1. Yay, I’m not late to the party. I bet you would like a few minutes of FB every day and you can share pics and articles with your friends. Several of my blog pals are friends on FB. Most of them keep their chat closed b/c I suppose of the amount of friends they have, or maybe they just block me from chatting with them. Ha! They needn’t have worried though, one on one chat w/ anyone who doesn’t initiate it is something I’m too scared to do. I can talk to people fine like this or in a chat room, but initiating a convo? There are people i would love to talk to, that is chat one on one with but even in typing I’m socially anxious. I’m terrified of a.)being a pest b.)being rejected b/c I feel it. And drat it all to heck, I’ve gone off on another tangent again.
    Great post. I think Social Network is the only one I’d like to see just cause i do the FB.

    • LOL, I only posted it an hour ago, Lisa. I use the telephone, email (including pics and videos), and go visit people in person. If you FB, they sell your email address and info from your profile to merchants. It’s bad enough that telemarketers call me on the phone and try to spam my blog. I don’t want to make it any easier for them to do! But the movie’s worth seeing, as I said.

  2. Like you Mikey, I think Facebook is overrated. I joined for a few months, logged on 3-4 times in total and had my email inbox saturated with people wanting to be my friends. That would be fine with me if it were private, very private, a place to chat and show people far away photos of the kids. But if I become someones friend then my details show up to their other friends and these friends friends and so on, so then what’s the point? basically the whole world can see via via. I posted nothing and then closed the account when privacy issues surfaced about the site.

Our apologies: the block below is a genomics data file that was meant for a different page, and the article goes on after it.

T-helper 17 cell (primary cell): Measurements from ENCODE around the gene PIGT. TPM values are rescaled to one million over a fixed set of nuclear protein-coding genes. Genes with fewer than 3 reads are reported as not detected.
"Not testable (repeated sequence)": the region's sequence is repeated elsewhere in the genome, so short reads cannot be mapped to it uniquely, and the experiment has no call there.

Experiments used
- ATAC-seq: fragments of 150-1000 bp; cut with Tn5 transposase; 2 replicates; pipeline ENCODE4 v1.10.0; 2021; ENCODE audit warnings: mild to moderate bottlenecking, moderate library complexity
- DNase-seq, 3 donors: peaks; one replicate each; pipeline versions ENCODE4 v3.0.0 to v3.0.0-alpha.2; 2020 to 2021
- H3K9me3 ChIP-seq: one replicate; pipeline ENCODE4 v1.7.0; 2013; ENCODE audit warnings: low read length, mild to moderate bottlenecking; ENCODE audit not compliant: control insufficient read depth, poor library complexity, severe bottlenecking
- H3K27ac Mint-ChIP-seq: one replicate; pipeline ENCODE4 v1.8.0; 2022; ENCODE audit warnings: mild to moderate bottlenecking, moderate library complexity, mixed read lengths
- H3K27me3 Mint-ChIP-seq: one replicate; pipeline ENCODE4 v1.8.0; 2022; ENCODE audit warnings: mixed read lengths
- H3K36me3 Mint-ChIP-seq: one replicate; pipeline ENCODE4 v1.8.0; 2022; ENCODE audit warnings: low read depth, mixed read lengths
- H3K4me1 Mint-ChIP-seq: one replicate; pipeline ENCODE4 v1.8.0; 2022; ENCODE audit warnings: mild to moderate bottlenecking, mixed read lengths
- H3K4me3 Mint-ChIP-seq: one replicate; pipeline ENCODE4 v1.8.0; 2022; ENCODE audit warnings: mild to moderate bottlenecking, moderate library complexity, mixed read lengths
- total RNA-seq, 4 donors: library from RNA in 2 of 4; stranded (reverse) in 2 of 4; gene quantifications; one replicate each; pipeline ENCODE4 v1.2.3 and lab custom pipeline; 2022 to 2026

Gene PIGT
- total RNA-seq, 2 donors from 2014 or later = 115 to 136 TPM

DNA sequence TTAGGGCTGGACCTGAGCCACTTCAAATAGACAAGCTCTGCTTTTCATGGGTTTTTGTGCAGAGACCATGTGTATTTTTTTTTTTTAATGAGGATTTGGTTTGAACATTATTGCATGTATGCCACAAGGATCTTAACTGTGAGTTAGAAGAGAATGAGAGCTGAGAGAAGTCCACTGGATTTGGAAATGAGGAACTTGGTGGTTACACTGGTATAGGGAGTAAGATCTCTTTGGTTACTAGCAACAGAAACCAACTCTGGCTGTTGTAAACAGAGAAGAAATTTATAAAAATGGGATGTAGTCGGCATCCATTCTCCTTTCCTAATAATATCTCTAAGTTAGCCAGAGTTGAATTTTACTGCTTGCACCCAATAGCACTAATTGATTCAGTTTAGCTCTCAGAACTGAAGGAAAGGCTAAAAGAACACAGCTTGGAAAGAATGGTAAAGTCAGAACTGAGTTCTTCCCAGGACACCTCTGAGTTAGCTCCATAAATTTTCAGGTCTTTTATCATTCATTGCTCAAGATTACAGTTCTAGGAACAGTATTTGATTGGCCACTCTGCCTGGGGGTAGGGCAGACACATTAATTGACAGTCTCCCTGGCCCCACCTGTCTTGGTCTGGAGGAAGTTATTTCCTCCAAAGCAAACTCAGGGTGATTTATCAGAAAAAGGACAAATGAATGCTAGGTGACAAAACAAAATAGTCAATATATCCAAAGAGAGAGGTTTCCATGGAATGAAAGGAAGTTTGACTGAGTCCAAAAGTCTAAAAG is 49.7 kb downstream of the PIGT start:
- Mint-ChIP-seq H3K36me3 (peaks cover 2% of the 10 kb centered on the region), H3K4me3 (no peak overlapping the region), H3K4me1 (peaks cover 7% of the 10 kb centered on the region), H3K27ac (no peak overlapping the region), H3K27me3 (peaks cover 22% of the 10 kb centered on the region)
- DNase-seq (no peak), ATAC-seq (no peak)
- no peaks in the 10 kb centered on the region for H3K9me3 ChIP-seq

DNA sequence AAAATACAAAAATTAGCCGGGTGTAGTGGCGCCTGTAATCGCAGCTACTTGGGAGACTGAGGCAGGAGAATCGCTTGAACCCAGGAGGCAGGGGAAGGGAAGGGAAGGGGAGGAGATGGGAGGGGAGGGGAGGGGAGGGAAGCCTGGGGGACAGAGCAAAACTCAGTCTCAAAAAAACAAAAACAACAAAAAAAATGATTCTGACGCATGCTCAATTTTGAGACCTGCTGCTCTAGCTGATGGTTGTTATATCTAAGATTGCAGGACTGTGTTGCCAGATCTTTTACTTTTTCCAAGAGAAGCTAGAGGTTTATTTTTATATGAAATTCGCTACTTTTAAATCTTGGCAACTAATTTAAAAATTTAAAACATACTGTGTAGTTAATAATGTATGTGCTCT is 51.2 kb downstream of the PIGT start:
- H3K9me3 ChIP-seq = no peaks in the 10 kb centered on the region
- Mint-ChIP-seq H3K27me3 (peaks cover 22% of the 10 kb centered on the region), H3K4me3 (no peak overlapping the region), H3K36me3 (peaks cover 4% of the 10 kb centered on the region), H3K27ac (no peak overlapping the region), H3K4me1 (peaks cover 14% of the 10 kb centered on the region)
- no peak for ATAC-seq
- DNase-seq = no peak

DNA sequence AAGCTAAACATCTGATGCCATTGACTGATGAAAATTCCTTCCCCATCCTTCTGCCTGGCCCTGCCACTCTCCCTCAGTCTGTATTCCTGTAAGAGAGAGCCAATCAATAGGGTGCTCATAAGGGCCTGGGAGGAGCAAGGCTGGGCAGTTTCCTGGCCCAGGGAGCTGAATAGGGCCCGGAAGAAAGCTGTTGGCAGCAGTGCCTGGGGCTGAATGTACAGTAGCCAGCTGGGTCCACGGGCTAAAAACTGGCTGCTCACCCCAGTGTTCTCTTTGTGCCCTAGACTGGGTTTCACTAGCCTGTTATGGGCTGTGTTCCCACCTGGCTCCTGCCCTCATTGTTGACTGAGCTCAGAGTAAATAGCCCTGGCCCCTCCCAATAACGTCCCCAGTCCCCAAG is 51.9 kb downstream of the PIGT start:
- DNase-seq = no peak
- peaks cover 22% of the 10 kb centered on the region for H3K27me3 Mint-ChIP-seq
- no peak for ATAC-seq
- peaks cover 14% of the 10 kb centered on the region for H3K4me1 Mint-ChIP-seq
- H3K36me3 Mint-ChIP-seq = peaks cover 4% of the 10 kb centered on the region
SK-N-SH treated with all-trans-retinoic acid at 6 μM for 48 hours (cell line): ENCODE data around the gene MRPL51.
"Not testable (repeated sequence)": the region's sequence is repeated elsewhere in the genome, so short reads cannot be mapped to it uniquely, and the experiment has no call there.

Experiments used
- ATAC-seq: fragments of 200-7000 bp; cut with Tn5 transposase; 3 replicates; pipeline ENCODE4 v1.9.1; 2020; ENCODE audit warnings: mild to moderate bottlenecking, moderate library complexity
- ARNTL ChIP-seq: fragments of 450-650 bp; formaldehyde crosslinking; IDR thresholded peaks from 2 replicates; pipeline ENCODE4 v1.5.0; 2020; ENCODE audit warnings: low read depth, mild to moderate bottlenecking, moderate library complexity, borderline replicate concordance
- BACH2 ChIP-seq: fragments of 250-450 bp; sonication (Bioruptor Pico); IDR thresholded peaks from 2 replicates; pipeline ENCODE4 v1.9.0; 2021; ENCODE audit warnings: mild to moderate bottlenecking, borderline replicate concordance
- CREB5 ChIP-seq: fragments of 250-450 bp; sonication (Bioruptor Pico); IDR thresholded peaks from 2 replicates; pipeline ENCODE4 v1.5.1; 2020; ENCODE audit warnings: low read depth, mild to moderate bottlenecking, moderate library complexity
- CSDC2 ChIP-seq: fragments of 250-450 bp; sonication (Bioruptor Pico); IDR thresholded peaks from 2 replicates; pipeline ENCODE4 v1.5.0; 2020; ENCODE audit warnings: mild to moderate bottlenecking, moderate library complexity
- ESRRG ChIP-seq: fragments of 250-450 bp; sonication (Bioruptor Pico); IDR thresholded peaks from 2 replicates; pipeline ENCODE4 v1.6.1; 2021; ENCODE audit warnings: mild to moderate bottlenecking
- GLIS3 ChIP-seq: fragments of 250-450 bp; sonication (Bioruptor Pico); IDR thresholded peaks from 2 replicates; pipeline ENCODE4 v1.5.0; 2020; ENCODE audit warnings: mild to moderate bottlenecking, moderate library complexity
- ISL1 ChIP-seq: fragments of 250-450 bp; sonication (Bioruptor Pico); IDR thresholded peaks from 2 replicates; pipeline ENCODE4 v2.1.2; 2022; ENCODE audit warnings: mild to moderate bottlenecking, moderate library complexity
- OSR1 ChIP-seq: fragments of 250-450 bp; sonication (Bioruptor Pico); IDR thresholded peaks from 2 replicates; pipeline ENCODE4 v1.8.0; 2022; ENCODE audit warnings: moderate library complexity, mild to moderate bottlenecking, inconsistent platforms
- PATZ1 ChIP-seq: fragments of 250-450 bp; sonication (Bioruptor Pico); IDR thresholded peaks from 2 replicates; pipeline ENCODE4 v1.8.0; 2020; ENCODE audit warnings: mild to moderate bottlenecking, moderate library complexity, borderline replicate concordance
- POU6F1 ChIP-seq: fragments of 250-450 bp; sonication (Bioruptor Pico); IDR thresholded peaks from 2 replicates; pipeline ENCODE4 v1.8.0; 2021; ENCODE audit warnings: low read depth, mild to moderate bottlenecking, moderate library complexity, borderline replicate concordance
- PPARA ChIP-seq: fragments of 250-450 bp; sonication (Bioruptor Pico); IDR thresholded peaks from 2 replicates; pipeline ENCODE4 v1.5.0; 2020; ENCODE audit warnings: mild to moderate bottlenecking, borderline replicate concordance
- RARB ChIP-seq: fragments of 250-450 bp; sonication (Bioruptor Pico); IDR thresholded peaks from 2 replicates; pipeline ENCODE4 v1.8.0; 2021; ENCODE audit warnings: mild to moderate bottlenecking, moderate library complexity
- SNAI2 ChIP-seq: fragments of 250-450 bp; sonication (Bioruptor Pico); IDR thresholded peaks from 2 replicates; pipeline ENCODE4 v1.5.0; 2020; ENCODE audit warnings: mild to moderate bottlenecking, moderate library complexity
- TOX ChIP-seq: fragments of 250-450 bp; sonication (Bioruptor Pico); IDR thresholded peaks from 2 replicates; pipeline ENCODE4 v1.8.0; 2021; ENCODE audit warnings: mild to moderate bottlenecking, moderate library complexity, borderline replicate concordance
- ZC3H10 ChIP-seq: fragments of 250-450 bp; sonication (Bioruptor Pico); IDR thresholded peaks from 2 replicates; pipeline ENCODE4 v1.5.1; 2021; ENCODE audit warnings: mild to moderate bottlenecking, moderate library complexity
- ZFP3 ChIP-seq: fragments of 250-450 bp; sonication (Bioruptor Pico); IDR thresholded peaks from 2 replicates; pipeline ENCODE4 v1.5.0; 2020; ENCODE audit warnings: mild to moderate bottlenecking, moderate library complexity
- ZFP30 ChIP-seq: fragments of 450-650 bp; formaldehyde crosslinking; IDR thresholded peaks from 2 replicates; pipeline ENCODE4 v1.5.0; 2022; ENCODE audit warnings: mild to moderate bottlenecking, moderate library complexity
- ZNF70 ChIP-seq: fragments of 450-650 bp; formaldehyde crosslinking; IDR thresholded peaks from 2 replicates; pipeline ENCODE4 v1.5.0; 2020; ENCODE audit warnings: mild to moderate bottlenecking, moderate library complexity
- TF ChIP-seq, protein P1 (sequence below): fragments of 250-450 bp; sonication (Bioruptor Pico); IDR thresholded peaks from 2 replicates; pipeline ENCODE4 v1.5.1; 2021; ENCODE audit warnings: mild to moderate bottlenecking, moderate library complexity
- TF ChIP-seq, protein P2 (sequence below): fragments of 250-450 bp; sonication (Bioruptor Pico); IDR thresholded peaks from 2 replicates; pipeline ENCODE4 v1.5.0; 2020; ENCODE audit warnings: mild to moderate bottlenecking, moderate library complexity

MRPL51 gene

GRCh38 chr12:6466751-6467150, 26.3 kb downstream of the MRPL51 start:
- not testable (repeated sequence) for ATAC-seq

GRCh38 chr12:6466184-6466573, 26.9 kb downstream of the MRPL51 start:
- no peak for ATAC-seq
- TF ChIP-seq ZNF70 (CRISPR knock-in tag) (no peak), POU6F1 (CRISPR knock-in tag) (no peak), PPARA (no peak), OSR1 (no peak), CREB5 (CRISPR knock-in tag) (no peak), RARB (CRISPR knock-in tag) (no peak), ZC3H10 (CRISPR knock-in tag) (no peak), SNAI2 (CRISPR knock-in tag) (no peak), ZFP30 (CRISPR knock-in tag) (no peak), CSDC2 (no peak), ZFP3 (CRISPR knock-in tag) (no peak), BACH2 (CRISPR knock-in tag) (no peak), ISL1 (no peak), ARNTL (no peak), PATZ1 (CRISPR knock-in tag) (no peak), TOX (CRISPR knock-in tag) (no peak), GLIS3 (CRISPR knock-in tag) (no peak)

I’m happy I did, I don’t miss it.
    I think that “Best” becomes relative, if you have ever seen some foreign language films or non mainstream films then you will see many stories that are beyond brilliant. They just never reach the masses that uber hyped, marketing machined, glossy gushy inflated “Blockbusters” do.
    Often I think that “best” means the film that best appeals to the widest common denominator, and premiered on the most favourable weekend.
    The ” Night in the Museum” movies are not in my opinion brilliant films (they are OK, but far from brilliant) and the secret to their success probably more due to them being the least offensive of films on offer that parents desperate for a kid-suitable movie make do with, during the school holidays.
    I agree too, any company can grow both large and popular but the morals used to build it ARE important and I hope that the people (fictional or otherwise) get the appropriate karma for their actions in the long run.

    • Good point about favorable weekends. I bet that matters a lot toward ticket sales and awards. That thing you mentioned about wide common denominators is referred to as “LOF” in the biz – Low Objectionability Factor. If a film or TV show has it, it’s often successful even if the work is unexceptional. It means nothing in the work will make people object to it strongly, therefore they will be mildly amused and be comfortable seeing it.

  3. Pie